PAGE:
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Rising EV-grade nickel demand fuels interest in risky HPAL process

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  • Henrique Ribeiro    Jacqueline Holman    Analyst Lucy Tang
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  • Energy Transition

As analysts and industry participants warn of a looming shortage of battery-grade nickel, there is an ample pipeline of projects employing high-pressure acid leach (HPAL) technology to produce nickel chemicals. But scrutiny of the process is also growing, after some facilities ran into difficulties or produced less than expected.

HPAL has its advantages, particularly given a lack of options to convert low-grade nickel laterite ore—the form that represents the larger share of the world's resources. However, several challenges—including high capital expenditure (capex) and environmental impact—may not only slow down its adoption, but also lead some projects to failure, sources said.

HPAL is the process used to recover nickel and cobalt separately from each other, from low-grade nickel oxide laterite ores. Several HPAL projects have already been unsuccessful so far in converting low-grade nickel laterite ore into premium material.

HPAL nickel recovery process flow diagram

One of the most discussed examples recently was Goro in New Caledonia, which was purchased by mining giant Vale in 2006. The original $1.5 billion capex surged to $4.5 billion to support a 60,000 mt/year nickel oxide and mixed hydroxide precipitate (MHP) operation. Nameplate capacity was hardly reached after a ramp-up that took two years longer than expected due to the complexity of the HPAL facility.

After incurring sequential yearly losses, Vale put its stake up for sale in 2017. However, as potential buyers walked away from the deal, the miner announced in September 2020 it would place the operation under care and maintenance "in preparation for a possible shutdown of the operation, should no sustainable solution be found in the coming months."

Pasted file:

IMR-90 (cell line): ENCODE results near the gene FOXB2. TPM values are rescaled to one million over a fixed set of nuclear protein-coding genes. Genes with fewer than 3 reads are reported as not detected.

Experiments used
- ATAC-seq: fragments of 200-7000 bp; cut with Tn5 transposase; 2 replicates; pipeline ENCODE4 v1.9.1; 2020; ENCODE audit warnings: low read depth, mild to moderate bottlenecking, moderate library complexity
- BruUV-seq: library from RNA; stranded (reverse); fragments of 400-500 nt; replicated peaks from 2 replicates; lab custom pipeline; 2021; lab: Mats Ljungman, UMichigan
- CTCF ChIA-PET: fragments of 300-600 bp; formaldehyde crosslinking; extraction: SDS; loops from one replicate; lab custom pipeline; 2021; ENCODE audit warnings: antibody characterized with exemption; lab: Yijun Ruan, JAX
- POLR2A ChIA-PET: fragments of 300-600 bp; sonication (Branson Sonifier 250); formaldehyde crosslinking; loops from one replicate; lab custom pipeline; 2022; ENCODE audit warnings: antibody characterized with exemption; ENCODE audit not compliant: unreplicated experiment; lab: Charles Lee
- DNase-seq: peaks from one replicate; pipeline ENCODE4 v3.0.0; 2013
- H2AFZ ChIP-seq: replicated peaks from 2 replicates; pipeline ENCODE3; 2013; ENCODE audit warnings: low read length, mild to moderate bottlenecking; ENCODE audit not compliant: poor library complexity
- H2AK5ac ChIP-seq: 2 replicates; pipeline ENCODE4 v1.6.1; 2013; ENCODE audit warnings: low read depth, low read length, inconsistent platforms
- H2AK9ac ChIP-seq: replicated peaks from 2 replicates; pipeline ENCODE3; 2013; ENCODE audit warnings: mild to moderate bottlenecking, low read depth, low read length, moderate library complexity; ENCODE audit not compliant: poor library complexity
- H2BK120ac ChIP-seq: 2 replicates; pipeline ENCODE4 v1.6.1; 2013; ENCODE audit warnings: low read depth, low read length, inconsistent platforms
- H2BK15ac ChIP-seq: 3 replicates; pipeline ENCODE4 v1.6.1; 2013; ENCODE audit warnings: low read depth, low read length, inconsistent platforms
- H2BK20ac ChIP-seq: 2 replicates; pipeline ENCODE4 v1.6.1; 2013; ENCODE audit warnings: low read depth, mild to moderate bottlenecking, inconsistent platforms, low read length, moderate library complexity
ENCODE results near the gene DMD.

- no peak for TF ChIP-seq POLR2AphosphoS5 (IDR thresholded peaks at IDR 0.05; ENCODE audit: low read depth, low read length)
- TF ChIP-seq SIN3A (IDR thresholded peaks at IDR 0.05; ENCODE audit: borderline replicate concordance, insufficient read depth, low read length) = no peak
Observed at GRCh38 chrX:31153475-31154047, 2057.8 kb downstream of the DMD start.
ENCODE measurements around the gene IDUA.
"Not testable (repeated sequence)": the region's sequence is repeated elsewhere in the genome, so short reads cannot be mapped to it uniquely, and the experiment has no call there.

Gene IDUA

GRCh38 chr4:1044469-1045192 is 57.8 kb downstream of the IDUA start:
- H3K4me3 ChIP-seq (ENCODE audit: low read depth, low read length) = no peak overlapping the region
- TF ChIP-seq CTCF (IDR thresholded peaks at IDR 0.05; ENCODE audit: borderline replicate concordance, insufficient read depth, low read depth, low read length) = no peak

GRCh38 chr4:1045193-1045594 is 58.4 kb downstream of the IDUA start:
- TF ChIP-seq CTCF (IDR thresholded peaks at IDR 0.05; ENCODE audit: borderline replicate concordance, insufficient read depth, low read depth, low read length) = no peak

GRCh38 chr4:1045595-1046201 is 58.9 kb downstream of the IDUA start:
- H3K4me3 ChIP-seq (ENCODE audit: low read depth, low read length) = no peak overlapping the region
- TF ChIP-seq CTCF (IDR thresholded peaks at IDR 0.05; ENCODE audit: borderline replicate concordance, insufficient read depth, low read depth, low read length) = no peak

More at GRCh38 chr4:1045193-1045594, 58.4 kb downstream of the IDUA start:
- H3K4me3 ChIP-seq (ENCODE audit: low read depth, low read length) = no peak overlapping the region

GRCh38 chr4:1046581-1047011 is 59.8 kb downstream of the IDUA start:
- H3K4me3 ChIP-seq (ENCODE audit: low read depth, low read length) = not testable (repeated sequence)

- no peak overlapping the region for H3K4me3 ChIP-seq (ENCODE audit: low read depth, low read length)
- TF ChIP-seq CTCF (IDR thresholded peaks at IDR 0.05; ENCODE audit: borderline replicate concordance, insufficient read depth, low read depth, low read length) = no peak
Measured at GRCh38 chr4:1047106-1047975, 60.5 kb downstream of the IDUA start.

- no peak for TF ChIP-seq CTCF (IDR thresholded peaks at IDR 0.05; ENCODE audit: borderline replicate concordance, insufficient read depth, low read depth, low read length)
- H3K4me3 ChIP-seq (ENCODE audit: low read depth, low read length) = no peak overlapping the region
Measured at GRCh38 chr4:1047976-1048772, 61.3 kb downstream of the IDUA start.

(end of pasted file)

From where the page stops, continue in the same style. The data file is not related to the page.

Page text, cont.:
Rising nickel prices due to battery demand led to First Quantum Minerals reinstating its Ravensthorpe low-grade nickel-in-laterite mine and HPAL plant in Western Australia in March 2020, which it had placed in care and maintenance in 2017 due to low nickel prices. However, since its restart, the mine has faced two technical issues in temperature adjustment, which led FQM to downgrade its 2020 production guidance by 2,000 mt to 13,000-15,000 mt of nickel.

Sumitomo Metal Mining suspended the Ambatovy HPAL project in Madagascar in March to prevent the spread of COVID-19, although it said in late 2020 that it expected to resume operations in early 2021, with 3,000 mt of nickel expected to be produced in the first quarter. Roskill analyst Jack Anderson said last November that Roskill expects the commissioning of two other HPAL projects being developed as part of the Indonesia Morowali Industrial Park (IMIP) in Sulawesi to be delayed until 2022, due to tailing disposal method issues.

There are a few examples of successful HPAL projects currently in operation, namely Sumitomo's Coral Bay and Taganito operations in the Philippines; and Sherritt International and General Nickel Company's Moa joint venture in Cuba. Sumitomo is also planning a third HPAL operation in the Philippines, the Pomalaa project, which is planned to produce 40,000 mt/year of nickel, although the company said in a December 2020 presentation that it was taking some time to obtain the required permits due to the pandemic.

According to Trytten Consulting president Lyle Trytten, HPAL is complex to employ successfully because it requires "very large processing facilities handling hot corrosive slurries and the challenges of high pressure, multi-phase flow."